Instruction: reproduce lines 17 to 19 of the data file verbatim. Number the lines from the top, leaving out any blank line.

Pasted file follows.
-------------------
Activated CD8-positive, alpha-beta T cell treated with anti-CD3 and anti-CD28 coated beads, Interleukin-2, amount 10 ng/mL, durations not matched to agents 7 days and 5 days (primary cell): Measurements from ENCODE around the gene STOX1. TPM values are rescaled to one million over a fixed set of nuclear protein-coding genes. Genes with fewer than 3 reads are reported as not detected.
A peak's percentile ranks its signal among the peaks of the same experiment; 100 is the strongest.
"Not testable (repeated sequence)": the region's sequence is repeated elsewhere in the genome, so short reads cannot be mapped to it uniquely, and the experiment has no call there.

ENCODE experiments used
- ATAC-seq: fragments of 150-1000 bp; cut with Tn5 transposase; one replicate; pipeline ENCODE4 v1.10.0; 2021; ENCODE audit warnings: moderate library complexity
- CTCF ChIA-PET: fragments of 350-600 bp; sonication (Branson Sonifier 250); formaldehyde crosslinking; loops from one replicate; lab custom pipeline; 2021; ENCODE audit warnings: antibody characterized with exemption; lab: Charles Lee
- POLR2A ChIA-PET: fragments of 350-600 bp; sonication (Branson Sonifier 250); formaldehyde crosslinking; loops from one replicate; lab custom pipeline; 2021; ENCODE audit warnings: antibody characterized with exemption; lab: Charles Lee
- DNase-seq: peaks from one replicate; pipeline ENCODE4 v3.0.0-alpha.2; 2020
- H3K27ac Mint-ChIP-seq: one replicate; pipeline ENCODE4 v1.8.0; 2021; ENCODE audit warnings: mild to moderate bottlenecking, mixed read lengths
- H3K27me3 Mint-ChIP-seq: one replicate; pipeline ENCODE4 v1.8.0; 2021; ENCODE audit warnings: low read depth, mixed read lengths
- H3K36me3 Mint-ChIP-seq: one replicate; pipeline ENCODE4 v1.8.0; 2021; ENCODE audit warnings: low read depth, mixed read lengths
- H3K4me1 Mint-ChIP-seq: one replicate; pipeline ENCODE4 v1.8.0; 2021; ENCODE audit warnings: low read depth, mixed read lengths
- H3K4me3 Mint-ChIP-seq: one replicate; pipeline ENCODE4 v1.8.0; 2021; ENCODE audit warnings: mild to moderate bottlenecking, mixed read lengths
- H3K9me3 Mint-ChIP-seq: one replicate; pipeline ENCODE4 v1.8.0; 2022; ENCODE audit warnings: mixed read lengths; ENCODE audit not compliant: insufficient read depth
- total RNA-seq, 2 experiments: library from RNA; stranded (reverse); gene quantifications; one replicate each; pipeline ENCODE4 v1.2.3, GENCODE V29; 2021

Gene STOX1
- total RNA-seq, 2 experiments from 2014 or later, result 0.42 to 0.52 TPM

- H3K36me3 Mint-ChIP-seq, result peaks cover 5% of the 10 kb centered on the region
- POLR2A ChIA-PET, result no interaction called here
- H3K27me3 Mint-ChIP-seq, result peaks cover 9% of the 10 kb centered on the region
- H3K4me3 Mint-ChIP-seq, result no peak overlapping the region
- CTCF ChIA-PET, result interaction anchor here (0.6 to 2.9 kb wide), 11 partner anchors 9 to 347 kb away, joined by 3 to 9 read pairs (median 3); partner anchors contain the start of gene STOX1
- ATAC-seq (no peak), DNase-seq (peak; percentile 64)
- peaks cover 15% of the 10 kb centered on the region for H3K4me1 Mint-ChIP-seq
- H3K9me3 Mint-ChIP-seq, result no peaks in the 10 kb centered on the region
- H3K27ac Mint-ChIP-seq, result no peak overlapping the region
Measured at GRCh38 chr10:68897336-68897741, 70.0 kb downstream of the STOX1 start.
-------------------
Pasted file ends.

- total RNA-seq, 2 experiments from 2014 or later, result 0.42 to 0.52 TPM

- H3K36me3 Mint-ChIP-seq, result peaks cover 5% of the 10 kb centered on the region
- POLR2A ChIA-PET, result no interaction called here